JUNEAU — Gov. Mike Dunleavy has named Sharon Jackson, a former candidate for lieutenant governor, as his pick to fill a vacant seat in the Alaska House of Representatives.
Nancy Dahlstrom, a former state legislator, won the general election for House District 13 this fall, but Dunleavy selected her to lead the Alaska Department of Corrections, and Dahlstrom accepted the job offer. Under the Alaska Constitution, a sitting lawmaker may not be employed by the state.
The governor’s selection was announced late Thursday in a prepared statement.
“Sharon has all the qualities you look for in a good representative. Experience in the private and public sectors, engagement in the Eagle River community and at Joint Base Elmendorf-Richardson and, a profound commitment to public service that can make Alaska a better place to live and raise a family,” the governor said in the statement.
Jackson was among three candidates nominated by House District 13 and 14 Republican leaders earlier this month to replace Dahlstrom. The other two were Craig Christenson and Clayton Trotter. State law does not require a sitting governor to select from a list of nominees to fill a legislative vacancy, but previous governors have encountered problems when they veered from the list of nominees traditionally provided by local party officials.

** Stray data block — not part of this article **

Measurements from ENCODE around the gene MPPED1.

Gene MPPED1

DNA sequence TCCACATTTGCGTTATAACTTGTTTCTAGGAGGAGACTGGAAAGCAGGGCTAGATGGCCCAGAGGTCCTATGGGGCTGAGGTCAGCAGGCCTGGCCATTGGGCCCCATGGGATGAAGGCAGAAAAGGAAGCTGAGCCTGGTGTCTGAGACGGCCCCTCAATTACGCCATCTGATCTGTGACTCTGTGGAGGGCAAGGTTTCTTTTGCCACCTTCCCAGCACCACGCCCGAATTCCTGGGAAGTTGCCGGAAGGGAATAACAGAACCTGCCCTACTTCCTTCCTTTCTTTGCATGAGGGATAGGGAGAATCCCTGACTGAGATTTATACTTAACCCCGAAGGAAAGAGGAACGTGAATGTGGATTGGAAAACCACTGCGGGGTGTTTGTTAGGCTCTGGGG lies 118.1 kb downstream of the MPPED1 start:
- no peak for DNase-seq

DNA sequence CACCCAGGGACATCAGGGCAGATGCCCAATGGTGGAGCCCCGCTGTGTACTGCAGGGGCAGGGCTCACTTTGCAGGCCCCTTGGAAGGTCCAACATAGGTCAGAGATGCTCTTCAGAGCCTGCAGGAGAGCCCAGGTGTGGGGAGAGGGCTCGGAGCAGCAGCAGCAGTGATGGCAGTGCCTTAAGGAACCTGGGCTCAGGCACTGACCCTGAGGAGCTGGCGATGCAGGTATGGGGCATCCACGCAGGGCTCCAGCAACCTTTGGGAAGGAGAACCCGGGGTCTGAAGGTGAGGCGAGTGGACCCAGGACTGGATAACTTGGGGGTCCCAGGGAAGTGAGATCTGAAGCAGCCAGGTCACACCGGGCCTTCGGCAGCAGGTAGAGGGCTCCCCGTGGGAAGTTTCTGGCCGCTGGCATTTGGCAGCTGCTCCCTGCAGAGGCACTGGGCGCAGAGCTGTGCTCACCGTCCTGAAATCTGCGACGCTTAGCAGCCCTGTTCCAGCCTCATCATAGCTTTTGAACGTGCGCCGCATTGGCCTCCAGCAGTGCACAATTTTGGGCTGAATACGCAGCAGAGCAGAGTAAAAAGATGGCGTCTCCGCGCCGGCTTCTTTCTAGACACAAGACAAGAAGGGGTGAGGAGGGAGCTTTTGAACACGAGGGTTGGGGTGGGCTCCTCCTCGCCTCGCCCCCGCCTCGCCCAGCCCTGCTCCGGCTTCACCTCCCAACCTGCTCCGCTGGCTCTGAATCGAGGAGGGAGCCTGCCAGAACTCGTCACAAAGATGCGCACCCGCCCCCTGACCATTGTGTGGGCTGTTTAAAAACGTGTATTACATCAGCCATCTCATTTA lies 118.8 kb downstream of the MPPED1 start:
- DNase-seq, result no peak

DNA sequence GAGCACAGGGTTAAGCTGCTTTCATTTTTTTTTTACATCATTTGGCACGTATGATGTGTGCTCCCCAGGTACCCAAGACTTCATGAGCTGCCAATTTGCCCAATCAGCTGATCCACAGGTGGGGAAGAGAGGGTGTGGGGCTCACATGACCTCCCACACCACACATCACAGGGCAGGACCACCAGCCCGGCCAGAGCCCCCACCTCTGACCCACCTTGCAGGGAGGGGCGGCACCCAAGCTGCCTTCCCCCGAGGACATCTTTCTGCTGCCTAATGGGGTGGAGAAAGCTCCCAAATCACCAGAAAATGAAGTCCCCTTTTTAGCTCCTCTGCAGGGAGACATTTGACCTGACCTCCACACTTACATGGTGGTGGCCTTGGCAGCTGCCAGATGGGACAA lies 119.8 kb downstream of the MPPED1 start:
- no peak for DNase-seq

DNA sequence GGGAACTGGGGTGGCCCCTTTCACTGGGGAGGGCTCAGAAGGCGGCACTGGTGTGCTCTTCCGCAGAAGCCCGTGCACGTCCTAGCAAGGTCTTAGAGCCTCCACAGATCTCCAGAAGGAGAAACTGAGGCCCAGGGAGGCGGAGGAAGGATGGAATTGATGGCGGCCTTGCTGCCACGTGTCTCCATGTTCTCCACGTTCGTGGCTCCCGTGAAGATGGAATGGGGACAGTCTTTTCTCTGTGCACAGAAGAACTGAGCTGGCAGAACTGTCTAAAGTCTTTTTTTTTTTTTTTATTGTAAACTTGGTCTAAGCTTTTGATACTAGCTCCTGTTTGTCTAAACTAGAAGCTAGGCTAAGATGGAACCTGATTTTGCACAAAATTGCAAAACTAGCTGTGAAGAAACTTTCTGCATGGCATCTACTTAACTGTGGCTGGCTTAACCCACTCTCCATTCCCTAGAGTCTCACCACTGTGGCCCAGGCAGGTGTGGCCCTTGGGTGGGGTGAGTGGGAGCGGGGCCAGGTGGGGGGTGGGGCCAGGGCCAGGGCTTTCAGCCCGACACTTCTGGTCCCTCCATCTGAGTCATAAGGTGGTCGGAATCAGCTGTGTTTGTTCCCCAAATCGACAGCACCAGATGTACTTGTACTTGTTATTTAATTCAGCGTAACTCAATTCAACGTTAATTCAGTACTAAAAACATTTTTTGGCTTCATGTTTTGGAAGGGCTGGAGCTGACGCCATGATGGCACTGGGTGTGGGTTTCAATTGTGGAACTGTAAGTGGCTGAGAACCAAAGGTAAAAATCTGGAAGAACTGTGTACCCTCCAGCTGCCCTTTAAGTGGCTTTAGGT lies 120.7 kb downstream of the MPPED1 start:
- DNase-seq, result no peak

Jackson’s selection must be approved by House Republicans before taking effect. She is expected to take the oath of office Jan. 15, the start of the legislative session.
Jackson, born in Philadelphia, has lived in Alaska for 15 years, according to her candidate profile. She served in the U.S. Army between 1982 and 1988 and worked as a constituent relations director for U.S. Sen. Dan Sullivan, R-Alaska. Jackson finished fifth in the six-way Republican primary for lieutenant governor this year, earning 8.09 percent of the vote.
According to her campaign website, “Sharon strongly hails the Republican Party as the party of freedom, independence, self-reliance, God, country, and family.”
In a campaign questionnaire published by the Fairbanks Daily News-Miner, Jackson said her solution to the state’s budget deficit is to “cut wasteful spending and over-bloated salaries, especially to consultants that live out of state.”
In the same questionnaire, she said she would like to reduce or eliminate Medicaid expansion, and supports more access to job services.
Jackson also supports a statewide vote on constitutional protections for the Permanent Fund dividend and supports repaying vetoed and cut portions of the dividend, according to her campaign website.